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PAN19 Authorship Analysis: Style Change Detection

Zangerle, Eva; Tschuggnall, Michael; Specht, Günther; Potthast, Martin; Stein, Benno

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  "doi": "10.5281/zenodo.3577602", 
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  "conceptdoi": "10.5281/zenodo.3530361", 
  "created": "2019-12-16T09:48:16.481309+00:00", 
  "updated": "2020-01-24T19:25:59.486107+00:00", 
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      "title": "CLEF 2019 Labs and Workshops, Notebook Papers"
    "doi": "10.5281/zenodo.3577602", 
    "description": "<p>Many approaches have been proposed recently to identify&nbsp;<em>the</em>&nbsp;author of a given document. Thereby, one fact is often silently assumed: i.e., that the given document is indeed written by only author. For a realistic author identification system it is therefore crucial to at first determine whether a document is single- or multiauthored.</p>\n\n<p>To this end, previous PAN editions aimed to analyze multi-authored documents. As it has been shown that it is a hard problem to reliably identify individual authors and their contribution within a single document (<a href=\"\">Author Diarization, 2016</a>;&nbsp;<a href=\"\">Style Breach Detection, 2017</a>), last year&#39;s task substantially relaxed the problem by asking only for binary decision (single- or multi-authored). Considering the promising results achieved by the submitted approaches (see the&nbsp;<a href=\"\">overview paper</a>&nbsp;for details), we continue last year&#39;s task and additionally ask participants to predict the number of involved authors.</p>\n\n<p>Given a document, participants thus should apply intrinsic style analyses to hierarchically answer the following questions:</p>\n\n<ol>\n\t<li>Is the document written by one or more authors, i.e., do style changes exist or not?</li>\n\t<li>If it is multi-authored, how many authors have collaborated?</li>\n</ol>\n\n<p>All documents are provided in English and may contain zero up to arbitrarily many style changes, resulting from arbitrarily many authors.</p>\n\n<p>The&nbsp;<strong>training</strong>&nbsp;set: contains 50% of the whole dataset and includes solutions. Use this set to feed/train your models.</p>\n\n<p>Like last year, the whole data set is based on user posts from various sites of the&nbsp;<a href=\"\">StackExchange network</a>, covering different topics and containing approximately 300 to 2000 tokens per document.</p>\n\n<p>For each problem instance X, two files are provided:</p>\n\n<ul>\n\t<li><code>problem-X.txt</code>&nbsp;contains the actual text</li>\n\t<li><code>problem-X.truth</code>&nbsp;contains the ground truth, i.e., the correct solution in&nbsp;<a href=\"\">JSON</a>&nbsp;format:</li>\n</ul>\n\n<pre><code class=\"language-json\">{ \"authors\": number_of_authors, \"structure\": [author_segment_1, ..., author_segment_3], \"switches\": [ character_pos_switch_segment_1, ..., character_pos_switch_segment_n, ] }</code></pre>\n\n<p>An example for a multi-author document could look as follows:</p>\n\n<pre><code class=\"language-json\">{ \"authors\": 4, \"structure\": [\"A1\", \"A2\", \"A4\", \"A2\", \"A4\", \"A2\", \"A3\", \"A2\", \"A4\"], \"switches\": [805, 1552, 2827, 3584, 4340, 5489, 7564, 8714] }</code></pre>\n\n<p>whereas a single-author document would have exactly the following form:</p>\n\n<pre><code class=\"language-json\">{ \"authors\": 1, \"structure\": [\"A1\"], \"switches\": [] }</code></pre>\n\n<p>Note that authors within the&nbsp;<em>structure</em>&nbsp;correspond only to the respective document, i.e., they are not the same over the whole dataset. For example, author&nbsp;<em>A1</em>&nbsp;in document 1 is most likely&nbsp;<strong>not</strong>&nbsp;the same author as&nbsp;<em>A1</em>&nbsp;in document 2 (it&nbsp;<strong>could</strong>&nbsp;be, but as there are hundreds of authors the chances are very small that this is the case). Further, please consider that the structure and the&nbsp;<em>switches</em>&nbsp;are provided only as additional resources for the development of your algorithms, i.e., they are&nbsp;<strong>not expected to be predicted</strong>.</p>\n\n<p>To tackle the problem, you can develop novel approaches, extend existing algorithms from last year&#39;s task or adapt approaches from related problems such as&nbsp;<strong>intrinsic plagiarism detection</strong>&nbsp;or&nbsp;<strong>text segmentation</strong>. You are also free to additionally evaluate your approaches on last year&#39;s training/validation/test dataset (for the number of authors use the corresponding meta data).</p>",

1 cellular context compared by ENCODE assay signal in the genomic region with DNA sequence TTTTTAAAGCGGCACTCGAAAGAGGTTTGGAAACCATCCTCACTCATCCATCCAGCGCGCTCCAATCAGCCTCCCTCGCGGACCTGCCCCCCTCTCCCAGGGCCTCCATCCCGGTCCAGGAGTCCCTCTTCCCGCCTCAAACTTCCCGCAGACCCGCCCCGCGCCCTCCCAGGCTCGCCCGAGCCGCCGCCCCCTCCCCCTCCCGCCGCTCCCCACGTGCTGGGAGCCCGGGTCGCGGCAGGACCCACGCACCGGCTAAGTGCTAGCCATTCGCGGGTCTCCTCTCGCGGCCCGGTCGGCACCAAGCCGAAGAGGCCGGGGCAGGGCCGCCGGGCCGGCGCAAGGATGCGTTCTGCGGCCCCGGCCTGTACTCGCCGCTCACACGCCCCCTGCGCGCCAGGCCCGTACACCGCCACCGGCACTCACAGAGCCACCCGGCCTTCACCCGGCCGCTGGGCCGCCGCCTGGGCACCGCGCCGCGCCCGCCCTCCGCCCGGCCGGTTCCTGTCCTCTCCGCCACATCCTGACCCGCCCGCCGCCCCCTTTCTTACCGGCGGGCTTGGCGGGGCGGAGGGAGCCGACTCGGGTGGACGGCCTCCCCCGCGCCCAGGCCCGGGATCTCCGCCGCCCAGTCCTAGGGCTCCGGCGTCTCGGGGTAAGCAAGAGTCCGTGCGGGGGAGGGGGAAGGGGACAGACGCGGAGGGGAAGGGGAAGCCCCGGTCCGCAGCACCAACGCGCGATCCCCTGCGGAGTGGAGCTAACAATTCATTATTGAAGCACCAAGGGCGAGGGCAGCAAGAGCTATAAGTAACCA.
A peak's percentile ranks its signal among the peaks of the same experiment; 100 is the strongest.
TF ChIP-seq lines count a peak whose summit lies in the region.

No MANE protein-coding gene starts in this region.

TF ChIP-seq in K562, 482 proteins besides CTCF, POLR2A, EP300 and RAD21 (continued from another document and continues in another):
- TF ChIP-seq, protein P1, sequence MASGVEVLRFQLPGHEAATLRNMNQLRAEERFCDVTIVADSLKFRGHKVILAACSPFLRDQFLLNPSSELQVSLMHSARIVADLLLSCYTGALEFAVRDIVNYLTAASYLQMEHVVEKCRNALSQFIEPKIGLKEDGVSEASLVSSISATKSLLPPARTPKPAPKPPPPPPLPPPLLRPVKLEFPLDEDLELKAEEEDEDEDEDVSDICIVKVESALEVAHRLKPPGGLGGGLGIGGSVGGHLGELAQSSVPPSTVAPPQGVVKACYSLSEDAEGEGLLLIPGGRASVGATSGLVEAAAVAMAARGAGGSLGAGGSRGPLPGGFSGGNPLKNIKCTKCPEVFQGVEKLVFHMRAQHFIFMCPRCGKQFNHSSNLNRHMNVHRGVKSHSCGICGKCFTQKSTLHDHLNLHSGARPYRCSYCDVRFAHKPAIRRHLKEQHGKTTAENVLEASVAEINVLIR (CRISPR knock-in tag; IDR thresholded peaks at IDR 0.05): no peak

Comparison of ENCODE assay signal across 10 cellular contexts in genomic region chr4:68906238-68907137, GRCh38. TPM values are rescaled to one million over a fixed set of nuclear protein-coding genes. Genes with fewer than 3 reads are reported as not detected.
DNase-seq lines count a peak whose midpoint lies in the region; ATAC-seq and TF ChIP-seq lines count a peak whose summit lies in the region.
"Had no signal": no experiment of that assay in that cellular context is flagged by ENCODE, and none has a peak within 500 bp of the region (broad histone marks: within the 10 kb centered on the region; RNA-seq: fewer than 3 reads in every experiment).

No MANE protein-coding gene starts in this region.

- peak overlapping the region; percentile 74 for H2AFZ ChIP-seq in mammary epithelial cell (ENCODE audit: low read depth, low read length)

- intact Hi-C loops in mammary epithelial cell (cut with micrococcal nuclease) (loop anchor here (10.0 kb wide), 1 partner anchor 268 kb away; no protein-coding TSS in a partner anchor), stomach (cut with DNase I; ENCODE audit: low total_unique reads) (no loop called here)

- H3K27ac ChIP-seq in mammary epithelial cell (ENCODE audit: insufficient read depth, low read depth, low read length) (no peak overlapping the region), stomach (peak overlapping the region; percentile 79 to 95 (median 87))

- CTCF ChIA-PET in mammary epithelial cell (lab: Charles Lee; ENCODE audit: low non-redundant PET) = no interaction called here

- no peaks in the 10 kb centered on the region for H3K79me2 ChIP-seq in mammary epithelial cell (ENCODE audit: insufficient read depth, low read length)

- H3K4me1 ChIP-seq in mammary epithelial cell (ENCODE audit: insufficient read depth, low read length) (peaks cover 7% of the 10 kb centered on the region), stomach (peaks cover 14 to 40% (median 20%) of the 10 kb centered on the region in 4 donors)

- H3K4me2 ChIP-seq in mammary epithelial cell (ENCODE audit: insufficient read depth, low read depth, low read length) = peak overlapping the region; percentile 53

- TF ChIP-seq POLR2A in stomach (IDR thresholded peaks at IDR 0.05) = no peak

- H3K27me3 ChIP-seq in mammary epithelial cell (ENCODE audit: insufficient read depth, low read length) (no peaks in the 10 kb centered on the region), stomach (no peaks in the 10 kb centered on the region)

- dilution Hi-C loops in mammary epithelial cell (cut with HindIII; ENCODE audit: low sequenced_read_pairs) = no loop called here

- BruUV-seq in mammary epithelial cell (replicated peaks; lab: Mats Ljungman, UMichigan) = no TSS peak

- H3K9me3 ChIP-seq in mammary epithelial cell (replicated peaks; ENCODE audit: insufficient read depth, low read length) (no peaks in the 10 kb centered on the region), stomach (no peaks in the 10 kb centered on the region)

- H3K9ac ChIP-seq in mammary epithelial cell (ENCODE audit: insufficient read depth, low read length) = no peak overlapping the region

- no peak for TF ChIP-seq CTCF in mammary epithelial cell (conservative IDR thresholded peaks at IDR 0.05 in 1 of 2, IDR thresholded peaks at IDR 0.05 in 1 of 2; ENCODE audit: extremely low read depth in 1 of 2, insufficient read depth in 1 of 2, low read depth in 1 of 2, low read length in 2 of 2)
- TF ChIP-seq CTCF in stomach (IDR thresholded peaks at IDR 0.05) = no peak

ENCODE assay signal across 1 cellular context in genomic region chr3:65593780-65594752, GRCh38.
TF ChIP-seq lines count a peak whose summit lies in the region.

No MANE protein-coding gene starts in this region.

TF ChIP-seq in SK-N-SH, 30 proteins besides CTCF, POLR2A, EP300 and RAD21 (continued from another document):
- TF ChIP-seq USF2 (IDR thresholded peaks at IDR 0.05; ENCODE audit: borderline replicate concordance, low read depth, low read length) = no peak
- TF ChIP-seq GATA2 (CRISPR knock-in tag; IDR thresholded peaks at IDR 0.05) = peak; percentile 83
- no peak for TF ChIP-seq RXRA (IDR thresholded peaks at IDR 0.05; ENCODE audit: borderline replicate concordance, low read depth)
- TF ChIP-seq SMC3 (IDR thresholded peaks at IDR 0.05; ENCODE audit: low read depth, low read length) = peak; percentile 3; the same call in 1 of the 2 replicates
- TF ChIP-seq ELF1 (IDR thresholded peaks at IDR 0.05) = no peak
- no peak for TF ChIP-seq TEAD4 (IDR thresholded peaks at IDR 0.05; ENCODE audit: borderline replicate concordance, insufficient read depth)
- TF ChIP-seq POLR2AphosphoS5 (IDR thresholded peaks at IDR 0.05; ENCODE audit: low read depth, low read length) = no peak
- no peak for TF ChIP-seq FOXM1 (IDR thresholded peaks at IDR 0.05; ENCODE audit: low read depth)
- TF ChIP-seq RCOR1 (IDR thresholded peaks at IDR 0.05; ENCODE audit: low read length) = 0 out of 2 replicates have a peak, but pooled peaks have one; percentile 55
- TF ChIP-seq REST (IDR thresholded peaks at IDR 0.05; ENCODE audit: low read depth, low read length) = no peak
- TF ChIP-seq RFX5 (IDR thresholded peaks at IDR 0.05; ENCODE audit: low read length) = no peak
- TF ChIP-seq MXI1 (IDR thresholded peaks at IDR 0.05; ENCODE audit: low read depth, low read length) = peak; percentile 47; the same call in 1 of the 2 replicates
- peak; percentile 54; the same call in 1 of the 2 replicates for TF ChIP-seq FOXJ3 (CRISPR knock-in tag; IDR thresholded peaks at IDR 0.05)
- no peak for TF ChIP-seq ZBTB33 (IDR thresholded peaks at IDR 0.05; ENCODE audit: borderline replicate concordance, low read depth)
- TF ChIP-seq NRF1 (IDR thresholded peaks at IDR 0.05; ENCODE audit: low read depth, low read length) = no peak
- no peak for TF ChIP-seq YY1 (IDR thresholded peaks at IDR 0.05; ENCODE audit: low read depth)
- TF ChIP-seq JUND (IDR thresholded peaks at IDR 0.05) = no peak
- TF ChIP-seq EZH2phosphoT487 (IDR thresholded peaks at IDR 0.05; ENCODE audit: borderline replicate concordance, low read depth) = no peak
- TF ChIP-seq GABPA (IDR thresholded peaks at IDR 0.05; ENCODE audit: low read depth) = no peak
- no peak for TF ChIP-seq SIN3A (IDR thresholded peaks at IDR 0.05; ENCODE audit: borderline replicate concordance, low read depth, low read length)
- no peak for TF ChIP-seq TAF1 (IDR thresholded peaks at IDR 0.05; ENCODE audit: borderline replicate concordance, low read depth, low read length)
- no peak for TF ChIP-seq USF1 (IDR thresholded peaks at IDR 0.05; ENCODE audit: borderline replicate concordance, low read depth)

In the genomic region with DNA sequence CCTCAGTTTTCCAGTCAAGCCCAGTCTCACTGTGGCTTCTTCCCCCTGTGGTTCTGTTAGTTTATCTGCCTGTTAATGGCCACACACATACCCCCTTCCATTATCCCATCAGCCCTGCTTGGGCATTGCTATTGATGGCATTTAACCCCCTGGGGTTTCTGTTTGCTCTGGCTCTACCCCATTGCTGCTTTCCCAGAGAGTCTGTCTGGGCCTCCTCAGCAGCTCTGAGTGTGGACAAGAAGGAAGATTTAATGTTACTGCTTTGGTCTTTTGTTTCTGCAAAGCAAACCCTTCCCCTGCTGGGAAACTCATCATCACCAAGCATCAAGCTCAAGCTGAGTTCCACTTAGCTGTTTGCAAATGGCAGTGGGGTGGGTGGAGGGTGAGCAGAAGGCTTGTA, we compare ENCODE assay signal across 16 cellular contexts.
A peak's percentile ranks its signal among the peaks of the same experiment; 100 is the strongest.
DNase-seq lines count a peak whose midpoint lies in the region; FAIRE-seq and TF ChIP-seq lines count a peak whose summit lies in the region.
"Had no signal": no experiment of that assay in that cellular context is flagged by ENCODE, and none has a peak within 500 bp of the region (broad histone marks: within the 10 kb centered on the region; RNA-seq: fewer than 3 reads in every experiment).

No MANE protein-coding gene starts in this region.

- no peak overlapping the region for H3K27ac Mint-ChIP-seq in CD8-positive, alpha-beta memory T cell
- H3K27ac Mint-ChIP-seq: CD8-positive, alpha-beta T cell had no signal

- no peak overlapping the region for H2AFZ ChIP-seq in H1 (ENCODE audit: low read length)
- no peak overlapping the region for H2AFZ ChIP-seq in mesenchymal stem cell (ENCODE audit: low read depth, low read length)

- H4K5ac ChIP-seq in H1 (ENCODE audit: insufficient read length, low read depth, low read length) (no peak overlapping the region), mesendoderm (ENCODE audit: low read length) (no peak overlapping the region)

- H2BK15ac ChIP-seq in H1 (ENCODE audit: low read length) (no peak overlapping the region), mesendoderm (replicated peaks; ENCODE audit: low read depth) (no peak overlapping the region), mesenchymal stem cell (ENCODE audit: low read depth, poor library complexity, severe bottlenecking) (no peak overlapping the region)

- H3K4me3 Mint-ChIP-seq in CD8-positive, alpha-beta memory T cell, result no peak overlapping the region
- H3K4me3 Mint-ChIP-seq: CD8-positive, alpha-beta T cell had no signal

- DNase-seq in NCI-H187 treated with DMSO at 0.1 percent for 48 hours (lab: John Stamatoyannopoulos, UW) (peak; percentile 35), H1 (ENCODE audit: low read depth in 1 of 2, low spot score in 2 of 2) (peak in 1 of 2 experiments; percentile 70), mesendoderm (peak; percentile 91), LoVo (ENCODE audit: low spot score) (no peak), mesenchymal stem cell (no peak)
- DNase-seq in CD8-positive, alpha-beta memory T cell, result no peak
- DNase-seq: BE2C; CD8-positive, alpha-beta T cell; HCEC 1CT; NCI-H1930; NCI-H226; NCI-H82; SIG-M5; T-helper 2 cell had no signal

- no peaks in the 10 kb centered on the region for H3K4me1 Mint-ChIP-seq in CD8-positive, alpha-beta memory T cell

"language": "eng", 
    "title": "PAN19 Authorship Analysis: Style Change Detection", 
    "notes": "Version 2.0: added validation set", 
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    "access_conditions": "<p>Please request access to the data with a short statement on how you want to use it. Thanks!</p>\n\n<p>We would like to point out that you can register on to be part of the PAN community.</p>", 
    "version": "2.0", 
    "references": [
      "Eva Zangerle, Michael Tschuggnall, G\u00fcnther Specht, Martin Potthast, and Benno Stein. Overview of the Style Change Detection Task at PAN 2019. In Linda Cappellato, Nicola Ferro, David E. Losada, and Henning M\u00fcller, editors, CLEF 2019 Labs and Workshops, Notebook Papers, September 2019."
    "keywords": [
      "authorship analysis", 
    "publication_date": "2019-01-17", 
    "creators": [
        "name": "Zangerle, Eva"
        "name": "Tschuggnall, Michael"
        "name": "Specht, G\u00fcnther"
        "orcid": "0000-0003-2451-0665", 
        "affiliation": "University Leipzig", 
        "name": "Potthast, Martin"
        "orcid": "0000-0001-9033-2217", 
        "affiliation": "Bauhaus-Universit\u00e4t Weimar", 
        "name": "Stein, Benno"
    "meeting": {
      "acronym": "PAN at CLEF 2019", 
      "dates": "09-12 September 2019", 
      "place": "Switzerland", 
      "title": "PAN at Conference and Labs of the Evaluation Forum 2019"